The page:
Thanks for the reply Frank. Yes, I know well that these are always packed. My suggested solution is to have more offsite parking and comfortable transportation to the hospitals. The workers parking at Wall St. will still have to take a bus or walk. I think this isn't the best available option. I live on Wall St. and I can assure you that we aren't against development in the area. Just against shortsighted decisions when better options are available.

Frank Lee

Thu, Feb 14, 2013 : 2:56 p.m.

"If I worked at the U Hospital, I would want to park in the structures closest to the hospital. If the structures became full, only then would I head to wall st." If you worked at the U Hospital, you would know that these structures are always full and that you pay dearly to even have the option of parking there.

Ricardo Queso

Thu, Feb 14, 2013 : 2:11 p.m.

Kellie, what has been the net effect of the U's property acquisition on the AAPS tax base?

Kellie Woodhouse

Thu, Feb 14, 2013 : 7:40 p.m.

Indeed. Jim provided some interesting comparison figures, which are in the article I linked to.

Jim Kosteva

Thu, Feb 14, 2013 : 7:24 p.m.

Ann has been provided a property tax analysis that provides substantial insights on the question you pose. The short version is that over the last 12 years, Ann Arbor has experienced far greater tax base growth and has been better insulated from the loss of property values than most any other city in the state.

Jack Eaton

Thu, Feb 14, 2013 : 4:18 p.m.

Ricardo, the net impact of UM land acquisition is likely positive. While the University takes properties off the tax roll, a prosperous University increases the value of all of the remaining properties that are subject to taxes. If the University suddenly closed down, our economy would collapse and the taxable value of real estate in town would plummet. Instead, the University and its health care operation provide an economic engine which increases the "value" of all property in town. The taxable value of your home includes some value for it being located in a town with a healthy economy.

Ricardo Queso

Thu, Feb 14, 2013 : 3:19 p.m.

Yes. I attended the school board meeting last night and as always funding was a hot topic. We are in a unique situation. We value the University for employment opportunities which draw more young families into the district placing additional burden on the schools. Yet, the tax base is eroded by university expansion.

Kellie Woodhouse

Thu, Feb 14, 2013 : 2:39 p.m.

Sorry, Ricardo, don't have the data to answer that. Did you read this article, though?

Kai Petainen

Thu, Feb 14, 2013 : 1:55 p.m.

"It's the influx of cars, traffic and pollution that bothers her, she said" Keep in mind that near that region of Ann Arbor, there was an oil/acid? spill into the river. The DNR/EPA never investigated it -- the University had the authority. So... since the EPA/etc do such a lousy job with helping Ann Arbor with its carcinogenic 1,4 Dioxane problem, and they ignored the spill that covered the river to Gallup Park for hours..... if you have some pollution... based on previous incidents... good luck with getting the EPA to care about Ann Arbor.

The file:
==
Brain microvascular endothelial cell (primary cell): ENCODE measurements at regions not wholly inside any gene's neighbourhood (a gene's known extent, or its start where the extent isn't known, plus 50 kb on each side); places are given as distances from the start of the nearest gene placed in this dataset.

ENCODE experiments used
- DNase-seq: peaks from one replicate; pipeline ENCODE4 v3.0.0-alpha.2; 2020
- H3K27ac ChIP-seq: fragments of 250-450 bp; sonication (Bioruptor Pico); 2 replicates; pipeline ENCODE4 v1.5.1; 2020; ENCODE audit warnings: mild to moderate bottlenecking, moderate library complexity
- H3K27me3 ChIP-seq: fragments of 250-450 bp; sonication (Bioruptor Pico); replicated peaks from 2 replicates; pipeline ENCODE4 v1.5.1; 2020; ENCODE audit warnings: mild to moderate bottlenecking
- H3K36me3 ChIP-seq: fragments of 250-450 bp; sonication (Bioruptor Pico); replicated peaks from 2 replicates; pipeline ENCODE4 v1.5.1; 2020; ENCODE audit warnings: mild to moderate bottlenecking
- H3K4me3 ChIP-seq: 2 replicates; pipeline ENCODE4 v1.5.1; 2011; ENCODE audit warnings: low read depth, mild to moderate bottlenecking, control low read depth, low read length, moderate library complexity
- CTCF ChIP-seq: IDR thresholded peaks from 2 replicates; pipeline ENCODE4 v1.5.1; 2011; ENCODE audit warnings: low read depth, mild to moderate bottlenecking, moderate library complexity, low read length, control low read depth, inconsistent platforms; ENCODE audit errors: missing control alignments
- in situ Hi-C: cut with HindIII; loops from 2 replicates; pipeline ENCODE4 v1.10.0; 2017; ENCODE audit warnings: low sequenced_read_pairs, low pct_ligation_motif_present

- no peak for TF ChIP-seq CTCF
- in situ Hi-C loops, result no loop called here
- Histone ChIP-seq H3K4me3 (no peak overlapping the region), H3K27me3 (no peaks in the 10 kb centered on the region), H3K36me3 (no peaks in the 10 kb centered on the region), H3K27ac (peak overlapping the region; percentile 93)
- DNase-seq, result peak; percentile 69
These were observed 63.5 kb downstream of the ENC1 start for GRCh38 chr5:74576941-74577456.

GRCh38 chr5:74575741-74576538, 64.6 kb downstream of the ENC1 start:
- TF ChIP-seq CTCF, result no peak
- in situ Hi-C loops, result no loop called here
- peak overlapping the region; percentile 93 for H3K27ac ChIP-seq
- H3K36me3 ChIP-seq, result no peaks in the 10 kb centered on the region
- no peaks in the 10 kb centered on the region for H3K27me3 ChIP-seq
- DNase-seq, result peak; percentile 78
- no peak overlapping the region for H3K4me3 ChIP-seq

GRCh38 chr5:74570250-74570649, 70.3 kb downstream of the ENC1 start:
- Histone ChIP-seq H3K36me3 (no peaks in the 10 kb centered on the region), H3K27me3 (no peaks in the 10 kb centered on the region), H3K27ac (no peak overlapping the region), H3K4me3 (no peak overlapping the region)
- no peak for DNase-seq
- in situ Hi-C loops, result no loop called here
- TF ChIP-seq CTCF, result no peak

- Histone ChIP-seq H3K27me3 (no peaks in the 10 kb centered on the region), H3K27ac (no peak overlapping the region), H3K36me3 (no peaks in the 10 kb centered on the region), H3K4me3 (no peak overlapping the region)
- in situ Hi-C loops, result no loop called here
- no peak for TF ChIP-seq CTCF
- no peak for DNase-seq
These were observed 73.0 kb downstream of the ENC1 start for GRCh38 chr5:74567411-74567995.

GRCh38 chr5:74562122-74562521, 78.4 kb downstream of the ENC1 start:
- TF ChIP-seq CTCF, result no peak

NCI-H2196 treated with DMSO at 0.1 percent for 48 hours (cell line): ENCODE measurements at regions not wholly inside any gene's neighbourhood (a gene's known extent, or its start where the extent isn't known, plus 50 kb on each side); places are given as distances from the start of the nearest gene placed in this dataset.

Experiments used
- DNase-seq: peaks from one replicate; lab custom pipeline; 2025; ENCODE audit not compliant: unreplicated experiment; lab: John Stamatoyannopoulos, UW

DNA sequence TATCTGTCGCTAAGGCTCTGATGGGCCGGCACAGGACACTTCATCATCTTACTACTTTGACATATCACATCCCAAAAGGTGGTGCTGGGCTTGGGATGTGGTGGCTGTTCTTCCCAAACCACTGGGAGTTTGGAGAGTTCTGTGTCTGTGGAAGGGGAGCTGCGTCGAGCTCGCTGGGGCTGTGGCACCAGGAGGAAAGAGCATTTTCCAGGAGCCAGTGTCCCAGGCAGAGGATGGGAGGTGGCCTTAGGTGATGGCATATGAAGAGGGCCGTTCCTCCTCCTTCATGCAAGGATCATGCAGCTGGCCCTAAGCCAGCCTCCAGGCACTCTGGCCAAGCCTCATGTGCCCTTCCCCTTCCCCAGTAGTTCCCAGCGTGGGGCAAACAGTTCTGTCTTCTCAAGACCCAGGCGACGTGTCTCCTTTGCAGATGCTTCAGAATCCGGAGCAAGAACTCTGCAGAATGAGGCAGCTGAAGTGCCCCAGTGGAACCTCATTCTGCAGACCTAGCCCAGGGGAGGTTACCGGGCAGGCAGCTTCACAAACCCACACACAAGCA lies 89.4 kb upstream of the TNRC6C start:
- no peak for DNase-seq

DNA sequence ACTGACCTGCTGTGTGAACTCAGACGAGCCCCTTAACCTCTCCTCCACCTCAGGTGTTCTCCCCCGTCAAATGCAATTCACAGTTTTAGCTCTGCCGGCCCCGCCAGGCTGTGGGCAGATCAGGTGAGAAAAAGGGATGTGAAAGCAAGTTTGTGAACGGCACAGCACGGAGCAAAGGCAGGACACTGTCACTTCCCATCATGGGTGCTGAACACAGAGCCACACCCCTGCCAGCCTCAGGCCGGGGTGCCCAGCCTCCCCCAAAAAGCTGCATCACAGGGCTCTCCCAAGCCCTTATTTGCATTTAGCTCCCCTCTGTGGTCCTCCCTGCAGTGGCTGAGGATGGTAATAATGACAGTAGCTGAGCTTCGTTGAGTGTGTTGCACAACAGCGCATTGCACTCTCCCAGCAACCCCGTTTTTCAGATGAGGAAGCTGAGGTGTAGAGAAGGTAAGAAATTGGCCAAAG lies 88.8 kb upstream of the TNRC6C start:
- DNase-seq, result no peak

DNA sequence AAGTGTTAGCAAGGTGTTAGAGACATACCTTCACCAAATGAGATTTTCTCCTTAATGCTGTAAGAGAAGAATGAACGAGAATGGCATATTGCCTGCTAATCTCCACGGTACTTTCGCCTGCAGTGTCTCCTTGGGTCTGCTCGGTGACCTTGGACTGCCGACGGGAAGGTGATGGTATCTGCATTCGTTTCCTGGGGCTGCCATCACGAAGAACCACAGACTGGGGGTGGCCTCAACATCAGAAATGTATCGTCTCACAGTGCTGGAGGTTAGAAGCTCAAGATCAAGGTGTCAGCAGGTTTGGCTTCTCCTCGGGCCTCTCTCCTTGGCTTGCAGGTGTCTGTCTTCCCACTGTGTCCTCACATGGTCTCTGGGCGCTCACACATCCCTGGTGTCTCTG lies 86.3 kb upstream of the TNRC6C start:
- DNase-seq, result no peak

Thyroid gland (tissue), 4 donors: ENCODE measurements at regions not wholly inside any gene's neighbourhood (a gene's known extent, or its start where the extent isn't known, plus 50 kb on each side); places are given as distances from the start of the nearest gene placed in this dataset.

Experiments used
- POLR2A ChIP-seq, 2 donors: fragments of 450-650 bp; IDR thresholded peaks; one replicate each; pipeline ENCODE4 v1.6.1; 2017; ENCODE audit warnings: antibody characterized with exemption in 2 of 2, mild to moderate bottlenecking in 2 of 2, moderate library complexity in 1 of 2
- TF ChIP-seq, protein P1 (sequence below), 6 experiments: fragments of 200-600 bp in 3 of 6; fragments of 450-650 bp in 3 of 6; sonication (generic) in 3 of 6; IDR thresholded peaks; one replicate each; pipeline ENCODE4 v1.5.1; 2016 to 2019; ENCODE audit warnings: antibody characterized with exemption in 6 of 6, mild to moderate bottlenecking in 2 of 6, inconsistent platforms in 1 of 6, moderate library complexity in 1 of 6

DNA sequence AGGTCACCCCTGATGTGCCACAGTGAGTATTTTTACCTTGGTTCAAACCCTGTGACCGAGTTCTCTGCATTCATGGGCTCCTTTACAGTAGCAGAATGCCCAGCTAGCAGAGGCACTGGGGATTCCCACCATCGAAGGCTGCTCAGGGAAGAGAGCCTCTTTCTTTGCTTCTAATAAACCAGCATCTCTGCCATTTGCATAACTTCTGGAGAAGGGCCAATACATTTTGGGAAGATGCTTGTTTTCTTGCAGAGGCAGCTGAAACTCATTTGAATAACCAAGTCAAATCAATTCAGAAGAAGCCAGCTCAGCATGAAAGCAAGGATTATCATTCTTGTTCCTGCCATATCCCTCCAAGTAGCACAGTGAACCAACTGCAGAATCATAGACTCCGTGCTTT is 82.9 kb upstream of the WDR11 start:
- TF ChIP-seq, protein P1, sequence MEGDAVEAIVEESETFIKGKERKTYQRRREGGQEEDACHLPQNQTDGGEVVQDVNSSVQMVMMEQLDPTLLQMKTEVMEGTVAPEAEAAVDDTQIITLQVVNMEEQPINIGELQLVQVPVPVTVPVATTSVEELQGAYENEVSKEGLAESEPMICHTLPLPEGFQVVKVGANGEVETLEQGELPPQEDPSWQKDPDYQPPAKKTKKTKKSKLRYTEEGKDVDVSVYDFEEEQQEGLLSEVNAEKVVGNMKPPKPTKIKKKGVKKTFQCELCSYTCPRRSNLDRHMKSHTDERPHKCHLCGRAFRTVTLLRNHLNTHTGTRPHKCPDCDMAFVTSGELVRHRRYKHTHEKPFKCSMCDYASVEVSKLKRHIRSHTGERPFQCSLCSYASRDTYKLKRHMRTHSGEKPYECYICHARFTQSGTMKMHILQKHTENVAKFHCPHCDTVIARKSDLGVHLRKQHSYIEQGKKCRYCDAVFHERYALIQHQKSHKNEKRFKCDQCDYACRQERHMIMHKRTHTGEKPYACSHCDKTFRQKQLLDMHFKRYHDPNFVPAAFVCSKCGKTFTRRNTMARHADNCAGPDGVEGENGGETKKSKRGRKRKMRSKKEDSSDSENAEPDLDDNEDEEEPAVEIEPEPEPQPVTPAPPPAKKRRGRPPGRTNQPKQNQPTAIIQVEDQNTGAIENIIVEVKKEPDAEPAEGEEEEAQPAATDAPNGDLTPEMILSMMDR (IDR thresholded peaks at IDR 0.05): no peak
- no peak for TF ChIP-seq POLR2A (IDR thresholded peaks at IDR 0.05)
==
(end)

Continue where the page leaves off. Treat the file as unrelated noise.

Thu, Feb 14, 2013 : 2:34 p.m.

Let it go!


Thu, Feb 14, 2013 : 1:53 p.m.

The U of M has always done whatever they want with the town. This is nothing new and nothing will change that. It is fruitless to think otherwise. If you think about it change is everywhere. People who lived before you in Ann Arbor saw incredible change. The one example that really hits home to me is when the incredible County Building was torn down in the middle of town. What people value today, they will no longer value in years to come.

Kai Petainen

Thu, Feb 14, 2013 : 1:41 p.m.

"For its part, U-M is trying to brand the garage as a neighborhood gateway. " This is disrespectful. Show some respect for the residents -- call it what it is instead of using some marketing spin. But this wouldn't be the first time that they used marketing over reality.... .... in an effort to sell the fuller garage idea, it had mutliple names associated with it. Michigan, we do it right -- period. Call it what it is, a garage, and that will show some respect to the residents.

Kellie Woodhouse

Thu, Feb 14, 2013 : 1:34 p.m.

@runswithsissors: U-M is exempt from local zoning controls. It is also exempt from paying property taxes once it acquires property.

Vivienne Armentrout

Thu, Feb 14, 2013 : 1:32 p.m.

In answer to a couple of comments: one of the issues here is that UM does not have to obey City of Ann Arbor zoning laws or any other local laws. They are literally a sovereign body and theoretically could buy the entire town and convert it into factories if they chose. This is because of a phrase in the Michigan constitution that makes UM, Wayne State, and I think Ferris State into self-governed entities. They are not subject to any local laws whatsoever. This is not at all like 413 Huron. That is a dispute about city planning decisions. This is about a neighborhood that has been bought up by the UM, who can make any use of their property that they wish. The parking structure would never have been allowed in a city master planned area.

Jim Kosteva

Thu, Feb 14, 2013 : 7:19 p.m.